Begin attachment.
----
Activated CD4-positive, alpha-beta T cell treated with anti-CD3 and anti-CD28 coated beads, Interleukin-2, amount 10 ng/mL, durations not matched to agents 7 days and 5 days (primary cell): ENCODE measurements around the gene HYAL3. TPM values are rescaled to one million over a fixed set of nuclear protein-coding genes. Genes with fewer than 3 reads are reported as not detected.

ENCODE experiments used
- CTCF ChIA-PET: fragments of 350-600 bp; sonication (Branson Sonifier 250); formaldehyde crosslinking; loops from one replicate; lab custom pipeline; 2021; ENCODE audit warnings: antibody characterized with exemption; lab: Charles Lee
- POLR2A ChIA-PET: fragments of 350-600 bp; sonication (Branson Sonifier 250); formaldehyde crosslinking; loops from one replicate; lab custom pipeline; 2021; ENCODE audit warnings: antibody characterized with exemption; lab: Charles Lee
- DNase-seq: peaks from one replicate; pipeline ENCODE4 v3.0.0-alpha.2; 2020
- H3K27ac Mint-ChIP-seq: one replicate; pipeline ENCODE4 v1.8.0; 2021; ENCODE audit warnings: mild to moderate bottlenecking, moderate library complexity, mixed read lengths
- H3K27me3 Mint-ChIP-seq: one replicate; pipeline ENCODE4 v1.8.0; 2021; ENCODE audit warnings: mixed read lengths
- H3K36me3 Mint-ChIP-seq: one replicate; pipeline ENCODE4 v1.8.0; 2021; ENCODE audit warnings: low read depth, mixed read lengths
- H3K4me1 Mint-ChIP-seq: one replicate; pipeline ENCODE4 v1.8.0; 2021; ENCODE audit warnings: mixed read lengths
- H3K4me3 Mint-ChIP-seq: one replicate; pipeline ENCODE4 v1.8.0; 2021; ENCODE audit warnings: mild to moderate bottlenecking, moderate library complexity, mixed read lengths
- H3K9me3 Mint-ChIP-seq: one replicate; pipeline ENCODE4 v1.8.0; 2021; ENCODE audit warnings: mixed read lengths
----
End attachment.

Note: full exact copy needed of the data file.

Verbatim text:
Activated CD4-positive, alpha-beta T cell treated with anti-CD3 and anti-CD28 coated beads, Interleukin-2, amount 10 ng/mL, durations not matched to agents 7 days and 5 days (primary cell): ENCODE measurements around the gene HYAL3. TPM values are rescaled to one million over a fixed set of nuclear protein-coding genes. Genes with fewer than 3 reads are reported as not detected.

ENCODE experiments used
- CTCF ChIA-PET: fragments of 350-600 bp; sonication (Branson Sonifier 250); formaldehyde crosslinking; loops from one replicate; lab custom pipeline; 2021; ENCODE audit warnings: antibody characterized with exemption; lab: Charles Lee
- POLR2A ChIA-PET: fragments of 350-600 bp; sonication (Branson Sonifier 250); formaldehyde crosslinking; loops from one replicate; lab custom pipeline; 2021; ENCODE audit warnings: antibody characterized with exemption; lab: Charles Lee
- DNase-seq: peaks from one replicate; pipeline ENCODE4 v3.0.0-alpha.2; 2020
- H3K27ac Mint-ChIP-seq: one replicate; pipeline ENCODE4 v1.8.0; 2021; ENCODE audit warnings: mild to moderate bottlenecking, moderate library complexity, mixed read lengths
- H3K27me3 Mint-ChIP-seq: one replicate; pipeline ENCODE4 v1.8.0; 2021; ENCODE audit warnings: mixed read lengths
- H3K36me3 Mint-ChIP-seq: one replicate; pipeline ENCODE4 v1.8.0; 2021; ENCODE audit warnings: low read depth, mixed read lengths
- H3K4me1 Mint-ChIP-seq: one replicate; pipeline ENCODE4 v1.8.0; 2021; ENCODE audit warnings: mixed read lengths
- H3K4me3 Mint-ChIP-seq: one replicate; pipeline ENCODE4 v1.8.0; 2021; ENCODE audit warnings: mild to moderate bottlenecking, moderate library complexity, mixed read lengths
- H3K9me3 Mint-ChIP-seq: one replicate; pipeline ENCODE4 v1.8.0; 2021; ENCODE audit warnings: mixed read lengths